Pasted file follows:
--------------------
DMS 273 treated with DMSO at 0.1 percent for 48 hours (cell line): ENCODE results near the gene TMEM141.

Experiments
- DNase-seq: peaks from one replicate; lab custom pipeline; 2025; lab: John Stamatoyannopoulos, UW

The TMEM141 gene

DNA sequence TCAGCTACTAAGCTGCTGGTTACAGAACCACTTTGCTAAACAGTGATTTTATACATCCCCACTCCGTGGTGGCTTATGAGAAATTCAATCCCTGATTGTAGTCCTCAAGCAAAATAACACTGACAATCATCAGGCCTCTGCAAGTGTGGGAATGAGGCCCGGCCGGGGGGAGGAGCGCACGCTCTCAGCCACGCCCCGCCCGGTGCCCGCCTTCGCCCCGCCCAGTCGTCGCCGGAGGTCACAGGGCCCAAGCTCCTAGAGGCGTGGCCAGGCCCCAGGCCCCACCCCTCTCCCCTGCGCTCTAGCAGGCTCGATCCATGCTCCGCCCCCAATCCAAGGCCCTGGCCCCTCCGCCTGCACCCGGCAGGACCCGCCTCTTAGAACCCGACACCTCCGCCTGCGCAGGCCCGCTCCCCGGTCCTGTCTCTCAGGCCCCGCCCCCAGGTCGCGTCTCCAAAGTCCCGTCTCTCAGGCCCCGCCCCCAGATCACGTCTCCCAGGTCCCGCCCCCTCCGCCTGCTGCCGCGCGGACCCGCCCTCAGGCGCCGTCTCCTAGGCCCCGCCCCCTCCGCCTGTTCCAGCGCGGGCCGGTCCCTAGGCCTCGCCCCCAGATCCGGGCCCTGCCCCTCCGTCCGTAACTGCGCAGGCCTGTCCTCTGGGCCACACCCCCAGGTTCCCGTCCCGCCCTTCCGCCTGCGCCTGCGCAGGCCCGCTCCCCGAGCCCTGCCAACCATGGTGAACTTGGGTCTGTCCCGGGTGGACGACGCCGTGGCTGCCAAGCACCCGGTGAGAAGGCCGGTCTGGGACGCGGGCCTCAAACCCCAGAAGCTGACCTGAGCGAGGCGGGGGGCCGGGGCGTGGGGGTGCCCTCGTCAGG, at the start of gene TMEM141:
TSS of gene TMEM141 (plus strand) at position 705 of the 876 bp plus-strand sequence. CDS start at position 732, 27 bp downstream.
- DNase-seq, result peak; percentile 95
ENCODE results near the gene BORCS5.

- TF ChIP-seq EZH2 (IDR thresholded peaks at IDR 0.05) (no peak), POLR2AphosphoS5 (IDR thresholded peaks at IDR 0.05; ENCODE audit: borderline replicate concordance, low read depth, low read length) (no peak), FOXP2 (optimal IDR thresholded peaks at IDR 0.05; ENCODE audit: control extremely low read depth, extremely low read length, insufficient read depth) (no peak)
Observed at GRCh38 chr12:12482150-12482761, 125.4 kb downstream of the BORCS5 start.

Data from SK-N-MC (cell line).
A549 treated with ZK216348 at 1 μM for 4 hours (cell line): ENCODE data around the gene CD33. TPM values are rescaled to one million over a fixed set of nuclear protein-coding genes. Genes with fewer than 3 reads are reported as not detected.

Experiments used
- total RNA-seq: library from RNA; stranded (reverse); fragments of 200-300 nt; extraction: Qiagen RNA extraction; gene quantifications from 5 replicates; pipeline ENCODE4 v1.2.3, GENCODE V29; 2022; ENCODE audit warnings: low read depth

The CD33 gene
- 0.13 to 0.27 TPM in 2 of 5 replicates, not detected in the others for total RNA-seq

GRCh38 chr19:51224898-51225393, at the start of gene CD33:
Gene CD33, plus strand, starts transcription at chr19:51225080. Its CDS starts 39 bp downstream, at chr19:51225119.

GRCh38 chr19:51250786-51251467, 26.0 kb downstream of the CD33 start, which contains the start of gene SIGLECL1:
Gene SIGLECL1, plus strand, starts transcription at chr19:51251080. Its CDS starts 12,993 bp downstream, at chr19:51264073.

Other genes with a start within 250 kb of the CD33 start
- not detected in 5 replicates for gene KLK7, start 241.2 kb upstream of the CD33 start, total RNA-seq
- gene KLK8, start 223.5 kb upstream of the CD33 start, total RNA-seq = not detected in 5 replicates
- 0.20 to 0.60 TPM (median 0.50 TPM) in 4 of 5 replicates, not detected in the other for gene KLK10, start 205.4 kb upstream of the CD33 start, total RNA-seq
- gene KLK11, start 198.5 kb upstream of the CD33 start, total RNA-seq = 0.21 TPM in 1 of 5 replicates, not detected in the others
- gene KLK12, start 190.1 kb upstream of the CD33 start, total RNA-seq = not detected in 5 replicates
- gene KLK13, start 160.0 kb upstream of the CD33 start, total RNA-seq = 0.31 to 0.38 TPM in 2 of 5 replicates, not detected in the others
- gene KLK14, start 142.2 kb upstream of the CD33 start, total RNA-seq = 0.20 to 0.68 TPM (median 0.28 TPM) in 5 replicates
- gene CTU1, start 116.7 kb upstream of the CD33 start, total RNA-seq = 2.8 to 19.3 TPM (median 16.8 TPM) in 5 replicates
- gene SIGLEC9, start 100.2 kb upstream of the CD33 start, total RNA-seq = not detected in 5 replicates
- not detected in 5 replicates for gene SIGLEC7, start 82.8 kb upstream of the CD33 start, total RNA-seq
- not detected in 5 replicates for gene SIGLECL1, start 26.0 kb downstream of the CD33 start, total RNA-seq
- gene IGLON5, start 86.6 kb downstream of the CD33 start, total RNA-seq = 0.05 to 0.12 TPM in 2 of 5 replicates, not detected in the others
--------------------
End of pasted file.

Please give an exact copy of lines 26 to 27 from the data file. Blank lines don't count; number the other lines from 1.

- gene KLK12, start 190.1 kb upstream of the CD33 start, total RNA-seq = not detected in 5 replicates
- gene KLK13, start 160.0 kb upstream of the CD33 start, total RNA-seq = 0.31 to 0.38 TPM in 2 of 5 replicates, not detected in the others